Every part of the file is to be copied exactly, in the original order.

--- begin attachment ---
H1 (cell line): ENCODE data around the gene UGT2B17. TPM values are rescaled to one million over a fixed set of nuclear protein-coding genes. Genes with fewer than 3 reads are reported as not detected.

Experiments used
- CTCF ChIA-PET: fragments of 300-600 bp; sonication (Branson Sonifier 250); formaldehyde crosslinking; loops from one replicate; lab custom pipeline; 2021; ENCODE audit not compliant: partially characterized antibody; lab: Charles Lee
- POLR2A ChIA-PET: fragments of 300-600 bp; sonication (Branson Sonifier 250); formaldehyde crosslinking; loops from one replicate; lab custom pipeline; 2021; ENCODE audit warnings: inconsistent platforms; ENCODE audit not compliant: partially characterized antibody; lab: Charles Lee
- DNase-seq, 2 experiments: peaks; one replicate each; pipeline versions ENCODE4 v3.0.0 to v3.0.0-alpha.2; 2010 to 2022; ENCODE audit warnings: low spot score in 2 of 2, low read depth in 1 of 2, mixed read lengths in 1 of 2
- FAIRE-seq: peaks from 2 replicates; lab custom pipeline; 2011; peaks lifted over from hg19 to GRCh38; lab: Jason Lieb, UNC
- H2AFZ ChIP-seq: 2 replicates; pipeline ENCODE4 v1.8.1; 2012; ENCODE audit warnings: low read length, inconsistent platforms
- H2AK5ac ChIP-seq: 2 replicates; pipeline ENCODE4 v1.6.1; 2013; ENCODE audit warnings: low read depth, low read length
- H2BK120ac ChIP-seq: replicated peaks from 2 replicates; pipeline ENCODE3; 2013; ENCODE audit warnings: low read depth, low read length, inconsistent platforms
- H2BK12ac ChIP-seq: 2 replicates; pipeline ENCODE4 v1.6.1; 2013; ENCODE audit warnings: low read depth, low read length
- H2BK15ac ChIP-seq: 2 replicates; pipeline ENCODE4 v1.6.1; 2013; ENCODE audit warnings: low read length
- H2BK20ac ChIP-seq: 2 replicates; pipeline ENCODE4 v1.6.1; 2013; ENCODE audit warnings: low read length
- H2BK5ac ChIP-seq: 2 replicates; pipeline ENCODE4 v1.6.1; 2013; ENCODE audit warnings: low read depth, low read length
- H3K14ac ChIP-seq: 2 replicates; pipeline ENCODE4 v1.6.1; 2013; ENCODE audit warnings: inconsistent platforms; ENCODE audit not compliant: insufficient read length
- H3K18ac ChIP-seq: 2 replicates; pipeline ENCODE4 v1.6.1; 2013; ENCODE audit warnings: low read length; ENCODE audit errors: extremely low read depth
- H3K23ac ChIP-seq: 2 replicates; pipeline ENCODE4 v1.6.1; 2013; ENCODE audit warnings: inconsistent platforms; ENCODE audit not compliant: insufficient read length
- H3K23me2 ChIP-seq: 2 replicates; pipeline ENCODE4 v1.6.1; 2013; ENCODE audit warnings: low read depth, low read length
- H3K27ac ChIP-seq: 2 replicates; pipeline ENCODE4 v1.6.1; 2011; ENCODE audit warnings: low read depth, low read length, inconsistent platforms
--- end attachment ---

H1 (cell line): ENCODE data around the gene UGT2B17. TPM values are rescaled to one million over a fixed set of nuclear protein-coding genes. Genes with fewer than 3 reads are reported as not detected.

Experiments used
- CTCF ChIA-PET: fragments of 300-600 bp; sonication (Branson Sonifier 250); formaldehyde crosslinking; loops from one replicate; lab custom pipeline; 2021; ENCODE audit not compliant: partially characterized antibody; lab: Charles Lee
- POLR2A ChIA-PET: fragments of 300-600 bp; sonication (Branson Sonifier 250); formaldehyde crosslinking; loops from one replicate; lab custom pipeline; 2021; ENCODE audit warnings: inconsistent platforms; ENCODE audit not compliant: partially characterized antibody; lab: Charles Lee
- DNase-seq, 2 experiments: peaks; one replicate each; pipeline versions ENCODE4 v3.0.0 to v3.0.0-alpha.2; 2010 to 2022; ENCODE audit warnings: low spot score in 2 of 2, low read depth in 1 of 2, mixed read lengths in 1 of 2
- FAIRE-seq: peaks from 2 replicates; lab custom pipeline; 2011; peaks lifted over from hg19 to GRCh38; lab: Jason Lieb, UNC
- H2AFZ ChIP-seq: 2 replicates; pipeline ENCODE4 v1.8.1; 2012; ENCODE audit warnings: low read length, inconsistent platforms
- H2AK5ac ChIP-seq: 2 replicates; pipeline ENCODE4 v1.6.1; 2013; ENCODE audit warnings: low read depth, low read length
- H2BK120ac ChIP-seq: replicated peaks from 2 replicates; pipeline ENCODE3; 2013; ENCODE audit warnings: low read depth, low read length, inconsistent platforms
- H2BK12ac ChIP-seq: 2 replicates; pipeline ENCODE4 v1.6.1; 2013; ENCODE audit warnings: low read depth, low read length
- H2BK15ac ChIP-seq: 2 replicates; pipeline ENCODE4 v1.6.1; 2013; ENCODE audit warnings: low read length
- H2BK20ac ChIP-seq: 2 replicates; pipeline ENCODE4 v1.6.1; 2013; ENCODE audit warnings: low read length
- H2BK5ac ChIP-seq: 2 replicates; pipeline ENCODE4 v1.6.1; 2013; ENCODE audit warnings: low read depth, low read length
- H3K14ac ChIP-seq: 2 replicates; pipeline ENCODE4 v1.6.1; 2013; ENCODE audit warnings: inconsistent platforms; ENCODE audit not compliant: insufficient read length
- H3K18ac ChIP-seq: 2 replicates; pipeline ENCODE4 v1.6.1; 2013; ENCODE audit warnings: low read length; ENCODE audit errors: extremely low read depth
- H3K23ac ChIP-seq: 2 replicates; pipeline ENCODE4 v1.6.1; 2013; ENCODE audit warnings: inconsistent platforms; ENCODE audit not compliant: insufficient read length
- H3K23me2 ChIP-seq: 2 replicates; pipeline ENCODE4 v1.6.1; 2013; ENCODE audit warnings: low read depth, low read length
- H3K27ac ChIP-seq: 2 replicates; pipeline ENCODE4 v1.6.1; 2011; ENCODE audit warnings: low read depth, low read length, inconsistent platforms